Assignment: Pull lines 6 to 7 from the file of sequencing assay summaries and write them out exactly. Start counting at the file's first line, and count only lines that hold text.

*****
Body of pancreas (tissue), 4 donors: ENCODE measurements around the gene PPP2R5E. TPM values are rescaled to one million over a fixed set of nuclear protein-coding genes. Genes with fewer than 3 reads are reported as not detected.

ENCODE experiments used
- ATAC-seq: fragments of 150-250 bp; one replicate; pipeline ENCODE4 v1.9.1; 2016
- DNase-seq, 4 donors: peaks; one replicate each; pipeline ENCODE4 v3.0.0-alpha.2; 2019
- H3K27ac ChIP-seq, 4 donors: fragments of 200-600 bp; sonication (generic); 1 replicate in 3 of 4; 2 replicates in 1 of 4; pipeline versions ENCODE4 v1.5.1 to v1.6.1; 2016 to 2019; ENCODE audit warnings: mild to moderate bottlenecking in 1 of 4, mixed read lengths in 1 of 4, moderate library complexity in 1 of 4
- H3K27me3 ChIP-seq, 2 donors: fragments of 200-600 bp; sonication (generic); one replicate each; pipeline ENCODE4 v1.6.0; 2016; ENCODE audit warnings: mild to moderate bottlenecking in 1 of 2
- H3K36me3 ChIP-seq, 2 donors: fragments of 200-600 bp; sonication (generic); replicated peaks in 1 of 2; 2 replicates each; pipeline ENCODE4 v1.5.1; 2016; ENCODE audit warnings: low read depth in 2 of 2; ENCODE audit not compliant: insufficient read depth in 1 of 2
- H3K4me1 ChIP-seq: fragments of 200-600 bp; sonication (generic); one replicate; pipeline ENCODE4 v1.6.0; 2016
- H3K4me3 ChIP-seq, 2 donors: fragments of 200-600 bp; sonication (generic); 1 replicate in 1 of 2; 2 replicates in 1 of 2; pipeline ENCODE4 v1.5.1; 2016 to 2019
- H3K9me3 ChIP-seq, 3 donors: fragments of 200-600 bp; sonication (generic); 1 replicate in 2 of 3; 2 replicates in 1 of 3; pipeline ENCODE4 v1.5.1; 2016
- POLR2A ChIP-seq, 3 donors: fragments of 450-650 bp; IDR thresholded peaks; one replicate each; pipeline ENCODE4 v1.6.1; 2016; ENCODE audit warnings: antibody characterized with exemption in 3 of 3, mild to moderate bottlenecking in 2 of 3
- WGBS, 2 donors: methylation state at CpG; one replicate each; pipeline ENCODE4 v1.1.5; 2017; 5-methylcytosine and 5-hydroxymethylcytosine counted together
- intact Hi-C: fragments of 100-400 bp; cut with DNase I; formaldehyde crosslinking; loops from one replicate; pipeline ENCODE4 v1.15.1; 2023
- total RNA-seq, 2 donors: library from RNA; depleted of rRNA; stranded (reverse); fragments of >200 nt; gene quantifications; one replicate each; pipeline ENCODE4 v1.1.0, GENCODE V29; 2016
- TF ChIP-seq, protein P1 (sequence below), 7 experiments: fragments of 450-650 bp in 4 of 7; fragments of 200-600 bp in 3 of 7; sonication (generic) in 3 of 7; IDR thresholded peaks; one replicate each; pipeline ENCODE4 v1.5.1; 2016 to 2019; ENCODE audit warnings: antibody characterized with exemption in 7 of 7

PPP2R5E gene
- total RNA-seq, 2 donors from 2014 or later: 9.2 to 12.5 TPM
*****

- H3K27me3 ChIP-seq, 2 donors: fragments of 200-600 bp; sonication (generic); one replicate each; pipeline ENCODE4 v1.6.0; 2016; ENCODE audit warnings: mild to moderate bottlenecking in 1 of 2
- H3K36me3 ChIP-seq, 2 donors: fragments of 200-600 bp; sonication (generic); replicated peaks in 1 of 2; 2 replicates each; pipeline ENCODE4 v1.5.1; 2016; ENCODE audit warnings: low read depth in 2 of 2; ENCODE audit not compliant: insufficient read depth in 1 of 2